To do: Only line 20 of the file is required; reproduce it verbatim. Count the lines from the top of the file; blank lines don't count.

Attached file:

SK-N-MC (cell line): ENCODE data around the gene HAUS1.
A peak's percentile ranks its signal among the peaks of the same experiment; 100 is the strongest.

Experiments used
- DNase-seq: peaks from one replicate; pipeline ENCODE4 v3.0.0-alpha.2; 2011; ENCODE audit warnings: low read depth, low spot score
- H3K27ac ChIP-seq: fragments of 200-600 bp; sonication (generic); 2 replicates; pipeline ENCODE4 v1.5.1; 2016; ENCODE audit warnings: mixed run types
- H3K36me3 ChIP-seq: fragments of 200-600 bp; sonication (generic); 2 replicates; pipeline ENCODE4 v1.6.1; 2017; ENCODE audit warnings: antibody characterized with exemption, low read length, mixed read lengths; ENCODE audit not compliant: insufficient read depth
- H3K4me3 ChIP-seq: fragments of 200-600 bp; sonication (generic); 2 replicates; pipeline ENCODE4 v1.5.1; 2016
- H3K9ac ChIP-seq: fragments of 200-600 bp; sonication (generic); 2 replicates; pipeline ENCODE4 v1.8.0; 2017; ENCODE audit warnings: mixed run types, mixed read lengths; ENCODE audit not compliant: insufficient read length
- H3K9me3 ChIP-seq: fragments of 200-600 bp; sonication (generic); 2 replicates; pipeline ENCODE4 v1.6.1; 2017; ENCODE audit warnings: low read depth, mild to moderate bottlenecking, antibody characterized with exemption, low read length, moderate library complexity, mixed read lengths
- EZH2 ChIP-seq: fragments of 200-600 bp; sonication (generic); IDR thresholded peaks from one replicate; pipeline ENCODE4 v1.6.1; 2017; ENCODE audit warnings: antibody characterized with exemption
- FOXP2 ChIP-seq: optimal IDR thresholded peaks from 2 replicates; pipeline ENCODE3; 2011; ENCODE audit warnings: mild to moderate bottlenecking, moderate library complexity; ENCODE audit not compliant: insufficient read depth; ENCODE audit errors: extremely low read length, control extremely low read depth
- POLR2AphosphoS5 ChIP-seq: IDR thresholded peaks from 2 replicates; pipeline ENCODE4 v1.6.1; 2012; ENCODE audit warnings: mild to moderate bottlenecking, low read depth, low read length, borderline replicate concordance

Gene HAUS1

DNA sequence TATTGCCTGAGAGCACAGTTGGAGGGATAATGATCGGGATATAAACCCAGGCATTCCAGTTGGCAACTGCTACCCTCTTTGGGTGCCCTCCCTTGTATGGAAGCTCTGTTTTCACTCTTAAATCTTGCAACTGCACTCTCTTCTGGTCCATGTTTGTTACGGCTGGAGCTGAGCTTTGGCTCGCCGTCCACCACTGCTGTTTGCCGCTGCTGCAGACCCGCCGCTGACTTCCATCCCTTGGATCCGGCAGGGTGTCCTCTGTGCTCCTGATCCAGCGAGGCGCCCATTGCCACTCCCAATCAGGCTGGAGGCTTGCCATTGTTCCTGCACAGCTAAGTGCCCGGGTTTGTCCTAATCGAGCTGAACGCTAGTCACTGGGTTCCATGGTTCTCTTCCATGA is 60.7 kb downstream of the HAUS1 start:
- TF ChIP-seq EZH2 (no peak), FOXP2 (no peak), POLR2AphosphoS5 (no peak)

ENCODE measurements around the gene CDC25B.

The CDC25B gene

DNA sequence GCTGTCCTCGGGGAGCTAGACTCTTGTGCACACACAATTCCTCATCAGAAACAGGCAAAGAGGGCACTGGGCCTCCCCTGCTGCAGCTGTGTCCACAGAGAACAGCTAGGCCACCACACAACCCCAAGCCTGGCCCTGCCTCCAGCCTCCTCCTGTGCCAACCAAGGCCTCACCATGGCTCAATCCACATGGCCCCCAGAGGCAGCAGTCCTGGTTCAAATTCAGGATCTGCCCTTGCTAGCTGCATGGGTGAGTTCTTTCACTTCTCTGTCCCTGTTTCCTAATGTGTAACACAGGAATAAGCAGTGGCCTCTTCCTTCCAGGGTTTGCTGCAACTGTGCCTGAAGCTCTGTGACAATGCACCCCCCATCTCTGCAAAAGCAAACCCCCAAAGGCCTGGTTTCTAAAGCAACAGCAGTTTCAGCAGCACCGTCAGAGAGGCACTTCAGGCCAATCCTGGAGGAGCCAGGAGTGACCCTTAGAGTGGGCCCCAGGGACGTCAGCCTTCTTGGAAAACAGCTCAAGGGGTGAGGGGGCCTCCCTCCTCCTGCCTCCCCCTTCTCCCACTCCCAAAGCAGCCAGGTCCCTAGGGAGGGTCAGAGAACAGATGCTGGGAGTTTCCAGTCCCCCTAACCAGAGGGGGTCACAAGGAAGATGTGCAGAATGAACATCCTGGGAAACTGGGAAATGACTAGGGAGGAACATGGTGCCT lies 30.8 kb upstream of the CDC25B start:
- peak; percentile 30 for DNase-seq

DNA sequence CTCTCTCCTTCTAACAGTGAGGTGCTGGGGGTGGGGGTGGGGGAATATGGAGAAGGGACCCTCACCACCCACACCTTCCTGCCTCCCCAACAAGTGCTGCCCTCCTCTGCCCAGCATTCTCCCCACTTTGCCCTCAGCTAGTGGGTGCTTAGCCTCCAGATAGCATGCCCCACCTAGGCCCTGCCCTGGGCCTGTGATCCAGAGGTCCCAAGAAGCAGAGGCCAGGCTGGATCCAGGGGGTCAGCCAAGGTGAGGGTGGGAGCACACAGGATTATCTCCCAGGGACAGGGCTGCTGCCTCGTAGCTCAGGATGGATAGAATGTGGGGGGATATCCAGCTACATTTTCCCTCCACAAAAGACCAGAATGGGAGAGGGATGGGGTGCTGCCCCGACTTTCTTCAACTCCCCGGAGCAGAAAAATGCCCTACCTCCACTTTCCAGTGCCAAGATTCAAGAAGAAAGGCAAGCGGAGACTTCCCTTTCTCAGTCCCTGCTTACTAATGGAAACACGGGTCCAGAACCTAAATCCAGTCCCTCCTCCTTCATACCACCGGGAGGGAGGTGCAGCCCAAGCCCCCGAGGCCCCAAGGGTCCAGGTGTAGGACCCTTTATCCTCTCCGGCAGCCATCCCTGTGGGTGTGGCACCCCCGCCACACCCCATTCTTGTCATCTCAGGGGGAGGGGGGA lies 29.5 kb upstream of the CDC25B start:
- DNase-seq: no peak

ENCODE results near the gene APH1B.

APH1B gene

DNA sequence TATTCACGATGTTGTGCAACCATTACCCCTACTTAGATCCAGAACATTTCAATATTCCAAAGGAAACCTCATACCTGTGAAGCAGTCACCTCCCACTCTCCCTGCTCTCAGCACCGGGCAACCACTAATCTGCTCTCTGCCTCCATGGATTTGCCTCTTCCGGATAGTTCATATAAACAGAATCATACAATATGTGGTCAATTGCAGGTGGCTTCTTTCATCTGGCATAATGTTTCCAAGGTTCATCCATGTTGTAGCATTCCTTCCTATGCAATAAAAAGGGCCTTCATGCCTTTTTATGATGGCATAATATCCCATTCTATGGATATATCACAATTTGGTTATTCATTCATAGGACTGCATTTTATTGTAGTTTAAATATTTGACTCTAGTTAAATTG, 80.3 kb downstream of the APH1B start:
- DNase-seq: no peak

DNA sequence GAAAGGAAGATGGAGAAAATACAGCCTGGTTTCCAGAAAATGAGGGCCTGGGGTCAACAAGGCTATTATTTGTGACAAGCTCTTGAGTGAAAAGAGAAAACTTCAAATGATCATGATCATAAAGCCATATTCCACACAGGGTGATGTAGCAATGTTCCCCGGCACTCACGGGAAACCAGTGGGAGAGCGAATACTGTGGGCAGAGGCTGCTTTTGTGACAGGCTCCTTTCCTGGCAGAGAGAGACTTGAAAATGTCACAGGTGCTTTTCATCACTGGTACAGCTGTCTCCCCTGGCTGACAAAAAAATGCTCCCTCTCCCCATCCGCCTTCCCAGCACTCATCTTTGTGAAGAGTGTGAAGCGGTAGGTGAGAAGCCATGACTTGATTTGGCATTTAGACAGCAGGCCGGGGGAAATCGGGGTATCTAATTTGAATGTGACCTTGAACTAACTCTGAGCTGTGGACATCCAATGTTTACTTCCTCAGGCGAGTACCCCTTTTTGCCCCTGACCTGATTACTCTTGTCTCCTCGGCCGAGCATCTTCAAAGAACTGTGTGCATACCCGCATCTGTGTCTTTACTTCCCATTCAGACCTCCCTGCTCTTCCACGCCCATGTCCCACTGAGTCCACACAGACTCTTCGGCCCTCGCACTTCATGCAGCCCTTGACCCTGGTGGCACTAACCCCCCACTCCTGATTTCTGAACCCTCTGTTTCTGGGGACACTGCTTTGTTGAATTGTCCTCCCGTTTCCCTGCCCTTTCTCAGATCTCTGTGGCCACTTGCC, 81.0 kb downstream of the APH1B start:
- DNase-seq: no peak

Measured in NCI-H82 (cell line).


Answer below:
DNA sequence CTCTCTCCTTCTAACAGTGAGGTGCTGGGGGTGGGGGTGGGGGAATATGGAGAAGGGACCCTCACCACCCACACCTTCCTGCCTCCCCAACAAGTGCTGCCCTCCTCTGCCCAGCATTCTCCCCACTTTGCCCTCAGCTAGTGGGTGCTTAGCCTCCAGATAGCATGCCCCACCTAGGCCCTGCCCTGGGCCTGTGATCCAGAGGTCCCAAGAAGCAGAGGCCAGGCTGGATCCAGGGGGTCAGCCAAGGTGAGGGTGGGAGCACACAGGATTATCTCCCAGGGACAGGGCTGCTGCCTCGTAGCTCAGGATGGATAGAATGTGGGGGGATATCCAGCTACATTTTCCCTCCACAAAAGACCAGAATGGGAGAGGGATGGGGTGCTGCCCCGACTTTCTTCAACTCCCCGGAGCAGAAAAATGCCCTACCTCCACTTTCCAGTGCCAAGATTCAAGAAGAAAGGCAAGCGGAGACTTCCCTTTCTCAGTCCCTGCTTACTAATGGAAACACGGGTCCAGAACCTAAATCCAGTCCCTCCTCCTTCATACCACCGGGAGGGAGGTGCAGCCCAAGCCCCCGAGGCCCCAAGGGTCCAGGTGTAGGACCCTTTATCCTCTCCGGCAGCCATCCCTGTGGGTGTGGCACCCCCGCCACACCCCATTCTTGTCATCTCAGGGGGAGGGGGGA lies 29.5 kb upstream of the CDC25B start: